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Bail or jail: on bail law reforms (Hindu )

xaam.in /2017/05/bail-or-jail-on-bail-law-reforms-hindu.html

The Law Commissions report on bail law reforms deserves urgent attention

That bail is the norm and jail the exception is a principle that is limited in its application to the affluent, the powerful
and the influential. The Law Commission, in its 268th Report, highlights this problem once again by remarking that it
has become the norm for the rich and powerful to get bail with ease, while others languish in prison. While making
recommendations to make it easier for all those awaiting trial to obtain bail, the Commission, headed by former
Supreme Court judge B.S. Chauhan, grimly observes that the existing system of bail in India is inadequate and
inefficient to accomplish its purpose. One of the first duties of those administering criminal justice must be that bail
practices are fair and evidence-based. Decisions about custody or release should not be influenced to the
detriment of the person accused of an offence by factors such as gender, race, ethnicity, financial conditions or
social status, the report says. The main reason that 67% of the current prison population is made up of undertrials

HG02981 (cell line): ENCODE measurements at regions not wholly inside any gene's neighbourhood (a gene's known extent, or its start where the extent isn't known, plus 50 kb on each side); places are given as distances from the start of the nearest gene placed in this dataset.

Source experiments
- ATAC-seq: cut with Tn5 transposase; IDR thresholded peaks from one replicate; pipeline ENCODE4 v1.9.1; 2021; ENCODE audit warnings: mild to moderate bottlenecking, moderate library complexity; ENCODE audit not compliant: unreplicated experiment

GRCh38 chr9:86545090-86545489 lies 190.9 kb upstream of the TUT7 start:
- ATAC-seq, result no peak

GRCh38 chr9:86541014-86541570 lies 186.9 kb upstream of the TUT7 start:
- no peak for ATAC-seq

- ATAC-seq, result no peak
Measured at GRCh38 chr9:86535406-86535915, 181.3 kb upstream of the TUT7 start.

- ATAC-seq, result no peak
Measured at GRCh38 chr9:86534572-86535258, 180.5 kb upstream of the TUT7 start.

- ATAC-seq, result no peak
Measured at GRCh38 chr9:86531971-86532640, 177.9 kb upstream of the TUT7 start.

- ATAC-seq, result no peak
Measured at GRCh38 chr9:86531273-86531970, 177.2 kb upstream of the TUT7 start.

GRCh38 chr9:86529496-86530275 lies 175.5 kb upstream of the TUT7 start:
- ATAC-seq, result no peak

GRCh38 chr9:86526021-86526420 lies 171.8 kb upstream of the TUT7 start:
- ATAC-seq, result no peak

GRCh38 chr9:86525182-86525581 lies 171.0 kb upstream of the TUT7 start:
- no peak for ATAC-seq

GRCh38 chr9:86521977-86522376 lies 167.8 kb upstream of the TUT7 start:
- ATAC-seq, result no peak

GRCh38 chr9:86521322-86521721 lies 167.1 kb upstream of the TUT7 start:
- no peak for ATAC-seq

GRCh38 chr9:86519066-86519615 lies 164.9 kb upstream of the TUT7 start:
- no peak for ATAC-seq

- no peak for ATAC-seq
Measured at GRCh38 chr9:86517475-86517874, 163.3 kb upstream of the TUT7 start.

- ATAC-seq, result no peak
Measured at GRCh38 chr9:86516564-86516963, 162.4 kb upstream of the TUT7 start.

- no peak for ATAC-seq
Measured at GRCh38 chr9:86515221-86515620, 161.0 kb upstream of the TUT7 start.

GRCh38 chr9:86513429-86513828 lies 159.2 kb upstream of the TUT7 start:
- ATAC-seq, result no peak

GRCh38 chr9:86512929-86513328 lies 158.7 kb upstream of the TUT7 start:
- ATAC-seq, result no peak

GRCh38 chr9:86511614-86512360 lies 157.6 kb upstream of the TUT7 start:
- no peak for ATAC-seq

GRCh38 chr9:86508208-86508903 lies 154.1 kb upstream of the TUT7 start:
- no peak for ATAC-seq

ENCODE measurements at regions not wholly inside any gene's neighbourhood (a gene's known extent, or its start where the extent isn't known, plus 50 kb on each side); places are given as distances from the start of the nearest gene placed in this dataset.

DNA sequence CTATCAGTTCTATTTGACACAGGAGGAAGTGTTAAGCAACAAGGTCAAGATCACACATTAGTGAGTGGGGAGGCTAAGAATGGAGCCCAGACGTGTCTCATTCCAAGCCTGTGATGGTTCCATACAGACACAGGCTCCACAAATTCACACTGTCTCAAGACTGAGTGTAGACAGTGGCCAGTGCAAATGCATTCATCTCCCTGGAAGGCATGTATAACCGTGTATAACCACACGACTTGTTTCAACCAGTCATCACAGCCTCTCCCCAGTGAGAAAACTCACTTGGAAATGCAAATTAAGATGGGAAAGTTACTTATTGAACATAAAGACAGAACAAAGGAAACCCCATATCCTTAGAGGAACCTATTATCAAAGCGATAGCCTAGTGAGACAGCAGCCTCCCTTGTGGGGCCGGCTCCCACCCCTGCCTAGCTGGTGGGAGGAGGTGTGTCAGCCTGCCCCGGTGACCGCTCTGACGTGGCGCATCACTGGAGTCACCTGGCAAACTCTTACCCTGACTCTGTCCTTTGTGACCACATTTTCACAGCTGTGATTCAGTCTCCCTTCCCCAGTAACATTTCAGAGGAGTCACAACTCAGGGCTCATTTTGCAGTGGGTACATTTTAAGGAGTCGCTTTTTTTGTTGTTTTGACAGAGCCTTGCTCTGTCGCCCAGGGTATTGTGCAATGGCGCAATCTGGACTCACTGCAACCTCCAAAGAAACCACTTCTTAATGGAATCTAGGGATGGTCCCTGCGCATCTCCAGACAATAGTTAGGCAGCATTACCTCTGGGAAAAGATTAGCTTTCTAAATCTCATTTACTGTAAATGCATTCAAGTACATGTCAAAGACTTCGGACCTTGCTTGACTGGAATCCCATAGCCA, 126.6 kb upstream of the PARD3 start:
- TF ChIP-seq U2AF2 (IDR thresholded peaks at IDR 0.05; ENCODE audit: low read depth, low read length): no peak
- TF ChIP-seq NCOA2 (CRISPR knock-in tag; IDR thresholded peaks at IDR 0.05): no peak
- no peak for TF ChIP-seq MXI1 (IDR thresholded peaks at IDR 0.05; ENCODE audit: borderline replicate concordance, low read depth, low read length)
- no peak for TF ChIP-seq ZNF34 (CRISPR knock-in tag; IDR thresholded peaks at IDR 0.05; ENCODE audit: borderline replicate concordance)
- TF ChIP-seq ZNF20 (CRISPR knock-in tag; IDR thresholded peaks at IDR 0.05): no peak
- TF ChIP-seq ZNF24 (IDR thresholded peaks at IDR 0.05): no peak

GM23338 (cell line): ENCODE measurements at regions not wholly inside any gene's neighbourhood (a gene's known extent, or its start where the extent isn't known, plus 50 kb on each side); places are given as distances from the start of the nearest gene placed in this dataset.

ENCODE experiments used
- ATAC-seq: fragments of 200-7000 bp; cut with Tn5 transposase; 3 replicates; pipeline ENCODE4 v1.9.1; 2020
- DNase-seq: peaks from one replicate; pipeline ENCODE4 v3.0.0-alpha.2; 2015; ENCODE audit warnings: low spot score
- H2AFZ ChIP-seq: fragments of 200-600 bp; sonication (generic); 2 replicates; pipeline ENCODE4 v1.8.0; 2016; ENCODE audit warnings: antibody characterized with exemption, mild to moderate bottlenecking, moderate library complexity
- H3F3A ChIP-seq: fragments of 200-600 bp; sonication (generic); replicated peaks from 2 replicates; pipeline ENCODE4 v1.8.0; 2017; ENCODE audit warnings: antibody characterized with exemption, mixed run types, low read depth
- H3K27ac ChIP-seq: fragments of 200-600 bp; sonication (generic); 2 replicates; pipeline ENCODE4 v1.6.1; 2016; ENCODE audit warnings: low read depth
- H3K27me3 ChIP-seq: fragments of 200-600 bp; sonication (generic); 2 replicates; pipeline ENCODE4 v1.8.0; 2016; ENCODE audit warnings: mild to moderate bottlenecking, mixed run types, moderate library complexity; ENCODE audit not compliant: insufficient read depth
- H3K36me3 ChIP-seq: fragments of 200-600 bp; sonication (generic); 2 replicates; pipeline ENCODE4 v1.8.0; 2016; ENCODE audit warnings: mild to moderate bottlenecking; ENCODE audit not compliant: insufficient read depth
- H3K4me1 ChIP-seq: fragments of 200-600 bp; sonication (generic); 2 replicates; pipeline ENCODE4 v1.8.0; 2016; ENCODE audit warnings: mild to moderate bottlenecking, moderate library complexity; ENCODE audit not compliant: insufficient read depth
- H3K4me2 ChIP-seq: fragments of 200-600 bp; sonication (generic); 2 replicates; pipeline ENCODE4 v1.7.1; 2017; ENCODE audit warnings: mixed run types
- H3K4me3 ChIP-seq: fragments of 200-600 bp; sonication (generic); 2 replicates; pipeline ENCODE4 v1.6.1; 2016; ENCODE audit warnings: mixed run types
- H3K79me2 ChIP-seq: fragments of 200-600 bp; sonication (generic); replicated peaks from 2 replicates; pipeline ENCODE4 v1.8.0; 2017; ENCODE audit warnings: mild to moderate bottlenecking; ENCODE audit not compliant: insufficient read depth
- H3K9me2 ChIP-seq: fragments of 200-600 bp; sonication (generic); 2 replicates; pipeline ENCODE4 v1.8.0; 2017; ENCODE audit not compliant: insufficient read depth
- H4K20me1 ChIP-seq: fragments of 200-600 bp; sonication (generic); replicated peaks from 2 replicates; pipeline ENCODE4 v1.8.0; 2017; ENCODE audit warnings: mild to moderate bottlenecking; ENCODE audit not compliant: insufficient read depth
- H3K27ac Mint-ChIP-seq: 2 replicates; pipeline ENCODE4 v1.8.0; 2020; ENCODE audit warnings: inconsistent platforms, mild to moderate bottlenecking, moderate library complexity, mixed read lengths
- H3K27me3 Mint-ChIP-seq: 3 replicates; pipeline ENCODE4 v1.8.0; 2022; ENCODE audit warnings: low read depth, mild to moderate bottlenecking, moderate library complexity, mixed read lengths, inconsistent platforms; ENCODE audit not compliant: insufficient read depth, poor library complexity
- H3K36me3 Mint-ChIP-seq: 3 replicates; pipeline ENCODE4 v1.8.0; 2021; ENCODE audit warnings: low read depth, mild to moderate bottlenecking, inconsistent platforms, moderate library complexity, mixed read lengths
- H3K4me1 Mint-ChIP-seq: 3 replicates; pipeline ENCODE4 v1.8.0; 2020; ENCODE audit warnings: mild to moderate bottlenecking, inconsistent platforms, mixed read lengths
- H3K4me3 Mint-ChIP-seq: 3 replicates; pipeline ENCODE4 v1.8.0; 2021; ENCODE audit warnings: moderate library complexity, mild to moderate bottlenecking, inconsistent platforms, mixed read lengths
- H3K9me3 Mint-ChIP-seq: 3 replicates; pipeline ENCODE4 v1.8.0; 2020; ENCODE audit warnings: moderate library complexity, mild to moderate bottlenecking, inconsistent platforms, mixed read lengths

is the great inconsistency in the grant of bail. Even when given bail, most are unable to meet the onerous financial
conditions to avail it. The Supreme Court had noticed this in the past, and bemoaned the fact that poverty appears
to be the main reason for the incarceration of many prisoners, as they are unable to afford bail bonds or provide
sureties. The Commissions report recommending a set of significant changes to the law on bail deserves urgent
attention.

The Commission seeks to improve on a provision introduced in 2005 to grant relief to thousands of prisoners
languishing without trial and to decongest Indias overcrowded prisons. Section 436A of the Code of Criminal
Procedure stipulates that a prisoner shall be released on bail on personal bond if he or she has undergone detention
of half the maximum period of imprisonment specified for that offence. The Law Commission recommends that
those detained for an offence that would attract up to seven years imprisonment be released on completing one-
third of that period, and those charged with offences attracting a longer jail term, after they complete half of that
period. For those who had spent the whole period as undertrials, the period undergone may be considered for
remission. In general terms, the Commission cautions the police against needless arrests and magistrates against
mechanical remand orders. It gives an illustrative list of conditions that could be imposed in lieu of sureties or
financial bonds. It advocates the need to impose the least restrictive conditions. However, as the report warns, bail
law reform is not the panacea for all problems of the criminal justice system. Be it overcrowded prisons or unjust
incarceration of the poor, the solution lies in expediting the trial process. For, in our justice system, delay remains
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the primary source of injustice.

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